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OER saves

University of Central Florida administrators recently estimated that open educational resources saved their students more than three-quarters of a million dollars over the fall semester. Ellen Kang, an assistant professor in the UCF physics department, said the use of OER has had “positive impacts” on her teaching and students’ learning. “The free online textbook has enhanced students’ accessibility, [and] the fact that the e-textbook can be customized for each instructor has allowed for greater flexibility in the preparation of my course materials,” Kang said. Colin Wood has more.

A Message From AWS Educate

With over 1,500 institutions and hundreds of thousands of students who use AWS Educate, we wanted to take you on a trip around the world and highlight how students are learning and innovating with the cloud. Learn more.

Scooters are back

Electric scooters returned to the University of Central Florida’s campus on Monday after being removed last year due to the pandemic. The scooters, from the e-scooter company Spin, were originally brought to campus last spring to help students get around UCF’s 1,415-acre main campus, and now they're back, but with new safety and sanitation measures. Betsy Foresman has the details.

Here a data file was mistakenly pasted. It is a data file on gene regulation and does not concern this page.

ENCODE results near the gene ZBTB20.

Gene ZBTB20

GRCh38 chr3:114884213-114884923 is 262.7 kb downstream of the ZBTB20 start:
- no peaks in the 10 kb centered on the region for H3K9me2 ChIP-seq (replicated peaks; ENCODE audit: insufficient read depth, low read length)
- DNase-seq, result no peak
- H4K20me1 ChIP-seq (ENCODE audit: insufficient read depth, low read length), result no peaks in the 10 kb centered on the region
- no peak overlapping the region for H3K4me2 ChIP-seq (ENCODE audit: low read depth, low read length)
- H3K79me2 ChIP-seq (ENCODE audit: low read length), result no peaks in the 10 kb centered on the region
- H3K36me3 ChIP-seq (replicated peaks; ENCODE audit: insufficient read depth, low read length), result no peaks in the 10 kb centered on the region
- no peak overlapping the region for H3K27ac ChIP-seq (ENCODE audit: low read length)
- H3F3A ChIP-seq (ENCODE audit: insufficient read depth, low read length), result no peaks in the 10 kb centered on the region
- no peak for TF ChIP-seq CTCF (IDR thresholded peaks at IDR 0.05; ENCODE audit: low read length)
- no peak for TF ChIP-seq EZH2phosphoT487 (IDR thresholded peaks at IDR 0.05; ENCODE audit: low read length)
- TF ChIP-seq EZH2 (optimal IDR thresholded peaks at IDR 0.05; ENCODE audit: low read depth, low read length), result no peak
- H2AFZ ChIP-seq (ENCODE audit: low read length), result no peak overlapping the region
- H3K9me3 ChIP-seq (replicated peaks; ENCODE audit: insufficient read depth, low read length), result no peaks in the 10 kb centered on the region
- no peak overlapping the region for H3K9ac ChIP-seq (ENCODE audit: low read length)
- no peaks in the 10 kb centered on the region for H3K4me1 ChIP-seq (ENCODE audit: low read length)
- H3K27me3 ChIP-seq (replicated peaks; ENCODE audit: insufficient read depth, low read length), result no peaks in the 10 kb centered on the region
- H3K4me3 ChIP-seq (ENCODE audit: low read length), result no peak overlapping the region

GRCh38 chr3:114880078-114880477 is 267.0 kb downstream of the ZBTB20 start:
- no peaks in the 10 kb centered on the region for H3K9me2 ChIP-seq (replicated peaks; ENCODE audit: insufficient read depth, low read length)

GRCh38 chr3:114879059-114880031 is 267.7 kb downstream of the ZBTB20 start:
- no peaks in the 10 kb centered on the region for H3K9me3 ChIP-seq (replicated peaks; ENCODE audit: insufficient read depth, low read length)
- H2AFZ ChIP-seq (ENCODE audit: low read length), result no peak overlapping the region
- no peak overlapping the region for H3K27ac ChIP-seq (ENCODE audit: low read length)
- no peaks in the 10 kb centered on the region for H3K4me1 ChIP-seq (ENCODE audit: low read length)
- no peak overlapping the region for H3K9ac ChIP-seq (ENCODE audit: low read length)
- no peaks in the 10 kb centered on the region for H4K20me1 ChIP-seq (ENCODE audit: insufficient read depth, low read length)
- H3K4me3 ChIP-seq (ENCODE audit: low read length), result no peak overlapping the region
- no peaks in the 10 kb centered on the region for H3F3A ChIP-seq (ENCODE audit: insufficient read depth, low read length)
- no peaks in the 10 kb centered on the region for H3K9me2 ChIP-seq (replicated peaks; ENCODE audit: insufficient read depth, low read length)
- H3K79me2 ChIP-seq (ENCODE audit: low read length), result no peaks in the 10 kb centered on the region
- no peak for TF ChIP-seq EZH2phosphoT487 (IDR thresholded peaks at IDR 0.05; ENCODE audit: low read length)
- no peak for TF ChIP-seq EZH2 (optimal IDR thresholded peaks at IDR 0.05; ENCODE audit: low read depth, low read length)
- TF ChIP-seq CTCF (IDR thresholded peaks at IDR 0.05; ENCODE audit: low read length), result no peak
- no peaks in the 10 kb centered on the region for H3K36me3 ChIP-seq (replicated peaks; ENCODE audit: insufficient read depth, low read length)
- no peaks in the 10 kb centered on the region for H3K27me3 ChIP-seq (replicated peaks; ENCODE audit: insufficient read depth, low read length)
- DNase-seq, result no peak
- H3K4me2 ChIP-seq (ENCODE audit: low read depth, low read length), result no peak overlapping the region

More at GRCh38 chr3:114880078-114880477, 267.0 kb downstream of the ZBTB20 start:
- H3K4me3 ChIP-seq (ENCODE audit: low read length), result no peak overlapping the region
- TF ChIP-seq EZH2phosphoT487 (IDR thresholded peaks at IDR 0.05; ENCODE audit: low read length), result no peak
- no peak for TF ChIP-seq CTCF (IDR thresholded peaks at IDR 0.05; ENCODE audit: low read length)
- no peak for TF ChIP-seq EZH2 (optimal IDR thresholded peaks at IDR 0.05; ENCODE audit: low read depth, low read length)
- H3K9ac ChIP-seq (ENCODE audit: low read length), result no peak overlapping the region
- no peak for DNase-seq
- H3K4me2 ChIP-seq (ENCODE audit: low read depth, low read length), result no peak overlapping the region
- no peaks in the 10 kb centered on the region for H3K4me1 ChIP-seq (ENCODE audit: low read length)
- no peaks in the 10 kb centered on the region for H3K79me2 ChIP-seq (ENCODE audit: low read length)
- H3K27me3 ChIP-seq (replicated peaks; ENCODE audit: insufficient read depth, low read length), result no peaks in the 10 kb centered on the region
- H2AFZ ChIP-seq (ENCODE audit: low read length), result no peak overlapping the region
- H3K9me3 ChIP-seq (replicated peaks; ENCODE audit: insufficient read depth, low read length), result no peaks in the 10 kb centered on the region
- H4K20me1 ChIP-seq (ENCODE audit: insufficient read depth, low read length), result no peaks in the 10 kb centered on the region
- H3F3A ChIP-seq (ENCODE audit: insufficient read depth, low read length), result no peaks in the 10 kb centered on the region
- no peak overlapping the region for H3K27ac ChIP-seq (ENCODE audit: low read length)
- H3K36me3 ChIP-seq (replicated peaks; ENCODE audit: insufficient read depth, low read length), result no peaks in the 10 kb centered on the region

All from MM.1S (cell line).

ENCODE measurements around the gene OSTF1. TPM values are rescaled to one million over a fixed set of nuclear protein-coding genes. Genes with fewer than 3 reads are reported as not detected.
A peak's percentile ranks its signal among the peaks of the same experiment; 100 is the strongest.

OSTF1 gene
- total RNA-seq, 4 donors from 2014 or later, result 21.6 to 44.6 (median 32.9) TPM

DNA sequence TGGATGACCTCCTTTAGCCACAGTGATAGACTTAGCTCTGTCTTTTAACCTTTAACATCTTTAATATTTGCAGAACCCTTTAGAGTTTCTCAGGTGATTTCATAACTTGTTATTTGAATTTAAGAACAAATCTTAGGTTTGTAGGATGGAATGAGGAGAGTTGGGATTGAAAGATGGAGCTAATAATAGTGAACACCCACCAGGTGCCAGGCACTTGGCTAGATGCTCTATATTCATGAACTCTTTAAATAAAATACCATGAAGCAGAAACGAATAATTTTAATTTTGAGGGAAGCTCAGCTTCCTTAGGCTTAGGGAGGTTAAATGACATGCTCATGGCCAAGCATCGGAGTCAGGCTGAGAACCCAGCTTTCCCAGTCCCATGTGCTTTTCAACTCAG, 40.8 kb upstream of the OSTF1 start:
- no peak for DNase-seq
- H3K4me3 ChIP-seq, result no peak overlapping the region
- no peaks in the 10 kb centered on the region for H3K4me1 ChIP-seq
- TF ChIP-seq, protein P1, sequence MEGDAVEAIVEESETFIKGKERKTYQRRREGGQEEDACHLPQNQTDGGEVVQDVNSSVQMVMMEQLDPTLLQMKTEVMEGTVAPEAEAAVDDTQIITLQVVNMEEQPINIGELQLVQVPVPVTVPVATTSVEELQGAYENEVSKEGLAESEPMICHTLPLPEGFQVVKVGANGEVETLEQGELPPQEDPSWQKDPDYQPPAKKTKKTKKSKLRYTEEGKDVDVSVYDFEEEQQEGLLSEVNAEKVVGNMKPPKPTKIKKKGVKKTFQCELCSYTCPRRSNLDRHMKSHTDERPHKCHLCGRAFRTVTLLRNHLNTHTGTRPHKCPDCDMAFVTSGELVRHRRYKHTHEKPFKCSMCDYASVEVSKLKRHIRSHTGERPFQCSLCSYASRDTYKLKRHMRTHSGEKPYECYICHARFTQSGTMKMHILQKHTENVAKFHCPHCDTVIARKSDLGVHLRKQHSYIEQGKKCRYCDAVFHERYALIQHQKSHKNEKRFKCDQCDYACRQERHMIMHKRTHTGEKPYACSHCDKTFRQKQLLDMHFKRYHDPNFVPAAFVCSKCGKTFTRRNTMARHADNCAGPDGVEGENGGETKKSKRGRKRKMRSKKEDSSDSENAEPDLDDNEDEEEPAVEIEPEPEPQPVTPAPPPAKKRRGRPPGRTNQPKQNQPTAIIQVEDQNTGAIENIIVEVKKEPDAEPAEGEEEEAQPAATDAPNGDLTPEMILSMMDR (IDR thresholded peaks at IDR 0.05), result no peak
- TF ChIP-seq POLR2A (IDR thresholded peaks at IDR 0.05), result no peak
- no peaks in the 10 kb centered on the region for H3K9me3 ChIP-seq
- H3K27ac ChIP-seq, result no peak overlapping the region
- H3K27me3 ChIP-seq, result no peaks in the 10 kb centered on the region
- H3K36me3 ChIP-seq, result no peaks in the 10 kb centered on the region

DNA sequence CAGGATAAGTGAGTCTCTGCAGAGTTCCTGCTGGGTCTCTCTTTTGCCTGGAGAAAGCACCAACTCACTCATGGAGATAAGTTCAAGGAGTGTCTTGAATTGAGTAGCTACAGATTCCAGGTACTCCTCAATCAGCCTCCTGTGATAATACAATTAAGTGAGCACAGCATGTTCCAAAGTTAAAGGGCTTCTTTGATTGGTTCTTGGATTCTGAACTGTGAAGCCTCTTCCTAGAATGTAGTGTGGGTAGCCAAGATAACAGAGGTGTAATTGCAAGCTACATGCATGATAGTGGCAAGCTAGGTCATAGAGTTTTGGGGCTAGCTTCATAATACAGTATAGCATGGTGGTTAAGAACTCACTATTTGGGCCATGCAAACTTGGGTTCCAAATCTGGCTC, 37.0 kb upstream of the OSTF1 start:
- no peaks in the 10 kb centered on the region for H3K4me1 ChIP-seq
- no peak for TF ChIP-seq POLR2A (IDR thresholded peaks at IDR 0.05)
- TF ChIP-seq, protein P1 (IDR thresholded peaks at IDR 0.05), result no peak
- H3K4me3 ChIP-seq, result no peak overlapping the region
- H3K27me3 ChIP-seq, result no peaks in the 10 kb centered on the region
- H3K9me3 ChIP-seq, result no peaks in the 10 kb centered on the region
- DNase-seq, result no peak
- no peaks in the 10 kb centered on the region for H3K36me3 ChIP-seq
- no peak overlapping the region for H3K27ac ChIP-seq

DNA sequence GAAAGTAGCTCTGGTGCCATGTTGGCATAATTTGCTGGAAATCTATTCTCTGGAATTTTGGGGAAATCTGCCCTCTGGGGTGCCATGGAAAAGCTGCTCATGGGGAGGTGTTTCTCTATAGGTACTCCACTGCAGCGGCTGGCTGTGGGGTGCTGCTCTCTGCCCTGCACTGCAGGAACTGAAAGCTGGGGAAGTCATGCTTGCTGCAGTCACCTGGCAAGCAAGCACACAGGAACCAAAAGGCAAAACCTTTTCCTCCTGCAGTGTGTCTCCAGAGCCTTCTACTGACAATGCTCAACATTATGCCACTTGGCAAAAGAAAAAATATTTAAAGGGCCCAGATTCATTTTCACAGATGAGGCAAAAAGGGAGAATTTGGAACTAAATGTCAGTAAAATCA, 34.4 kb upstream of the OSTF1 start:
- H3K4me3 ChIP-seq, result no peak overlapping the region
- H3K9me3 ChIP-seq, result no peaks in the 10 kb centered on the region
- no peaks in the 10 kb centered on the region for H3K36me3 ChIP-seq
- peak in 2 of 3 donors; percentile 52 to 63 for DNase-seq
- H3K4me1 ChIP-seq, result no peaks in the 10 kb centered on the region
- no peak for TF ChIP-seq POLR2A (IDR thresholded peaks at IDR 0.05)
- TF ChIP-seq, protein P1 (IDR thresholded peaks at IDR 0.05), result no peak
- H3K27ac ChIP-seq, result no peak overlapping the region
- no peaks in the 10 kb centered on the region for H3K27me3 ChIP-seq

Texas Tech University’s CIO on using cloud to augment education

Sam Segran shares cloud strategies that are helping schools to improve security, data access and remote learning. With key investments, schools can ensure faculty and student success during the pandemic. Hear more from Segran.

So long, DeVos

After nearly four years serving the Trump administration, Education Secretary Betsy DeVos resigned last week over the Capitol Hill insurrection by a mob of the president’s supporters. Announced less than two weeks before President-elect Joe Biden is to be sworn into office, the announcement is thought to have little effect on operations at the Department of Education. Educators and lawmakers criticized DeVos for her work over the past four years. Massachusetts Sen. Elizabeth Warren was among them, on Thursday calling DeVos “the worst Secretary of Education ever.” EdScoop's Betsy reports.

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